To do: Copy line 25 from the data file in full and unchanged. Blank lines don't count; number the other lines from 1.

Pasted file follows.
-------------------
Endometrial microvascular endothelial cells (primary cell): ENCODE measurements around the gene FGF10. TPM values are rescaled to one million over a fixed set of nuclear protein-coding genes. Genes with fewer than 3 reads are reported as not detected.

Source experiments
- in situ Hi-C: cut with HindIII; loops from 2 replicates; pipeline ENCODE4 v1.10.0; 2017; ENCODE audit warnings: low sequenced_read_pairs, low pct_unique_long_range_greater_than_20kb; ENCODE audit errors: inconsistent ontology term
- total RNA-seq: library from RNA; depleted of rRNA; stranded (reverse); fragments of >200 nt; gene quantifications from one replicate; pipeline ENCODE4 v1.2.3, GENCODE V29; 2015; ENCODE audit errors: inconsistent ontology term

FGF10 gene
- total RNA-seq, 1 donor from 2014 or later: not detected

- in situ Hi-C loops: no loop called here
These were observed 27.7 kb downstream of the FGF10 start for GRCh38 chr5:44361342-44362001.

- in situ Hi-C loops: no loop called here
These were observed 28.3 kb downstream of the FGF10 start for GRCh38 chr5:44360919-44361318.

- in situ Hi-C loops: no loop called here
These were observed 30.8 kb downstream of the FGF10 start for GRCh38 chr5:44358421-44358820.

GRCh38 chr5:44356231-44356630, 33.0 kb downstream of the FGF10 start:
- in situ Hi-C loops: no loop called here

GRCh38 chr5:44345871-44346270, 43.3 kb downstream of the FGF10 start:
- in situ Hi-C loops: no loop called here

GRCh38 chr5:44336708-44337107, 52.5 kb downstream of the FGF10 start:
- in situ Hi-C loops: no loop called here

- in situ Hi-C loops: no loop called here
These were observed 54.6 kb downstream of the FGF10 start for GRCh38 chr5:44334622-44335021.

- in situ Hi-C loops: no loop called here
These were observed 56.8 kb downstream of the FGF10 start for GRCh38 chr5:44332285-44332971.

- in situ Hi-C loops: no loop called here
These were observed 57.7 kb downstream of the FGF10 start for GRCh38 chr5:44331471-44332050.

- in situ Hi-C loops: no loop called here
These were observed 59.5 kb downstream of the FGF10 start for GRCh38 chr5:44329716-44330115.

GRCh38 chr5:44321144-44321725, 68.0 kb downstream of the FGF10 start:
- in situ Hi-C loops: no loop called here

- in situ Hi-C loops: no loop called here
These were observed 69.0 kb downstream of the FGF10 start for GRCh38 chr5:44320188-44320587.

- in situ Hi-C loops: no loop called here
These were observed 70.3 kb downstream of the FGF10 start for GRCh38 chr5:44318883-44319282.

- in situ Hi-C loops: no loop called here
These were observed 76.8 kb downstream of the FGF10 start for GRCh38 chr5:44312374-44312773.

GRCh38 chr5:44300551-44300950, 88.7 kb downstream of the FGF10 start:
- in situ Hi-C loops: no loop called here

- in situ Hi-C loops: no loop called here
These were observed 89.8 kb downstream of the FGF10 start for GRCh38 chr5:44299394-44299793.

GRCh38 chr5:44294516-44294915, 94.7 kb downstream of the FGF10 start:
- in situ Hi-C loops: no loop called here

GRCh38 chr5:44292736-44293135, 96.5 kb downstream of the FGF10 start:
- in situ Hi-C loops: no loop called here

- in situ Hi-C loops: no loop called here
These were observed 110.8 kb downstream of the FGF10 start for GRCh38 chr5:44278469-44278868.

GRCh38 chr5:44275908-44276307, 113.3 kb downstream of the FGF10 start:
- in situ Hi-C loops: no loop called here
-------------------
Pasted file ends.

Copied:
- in situ Hi-C loops: no loop called here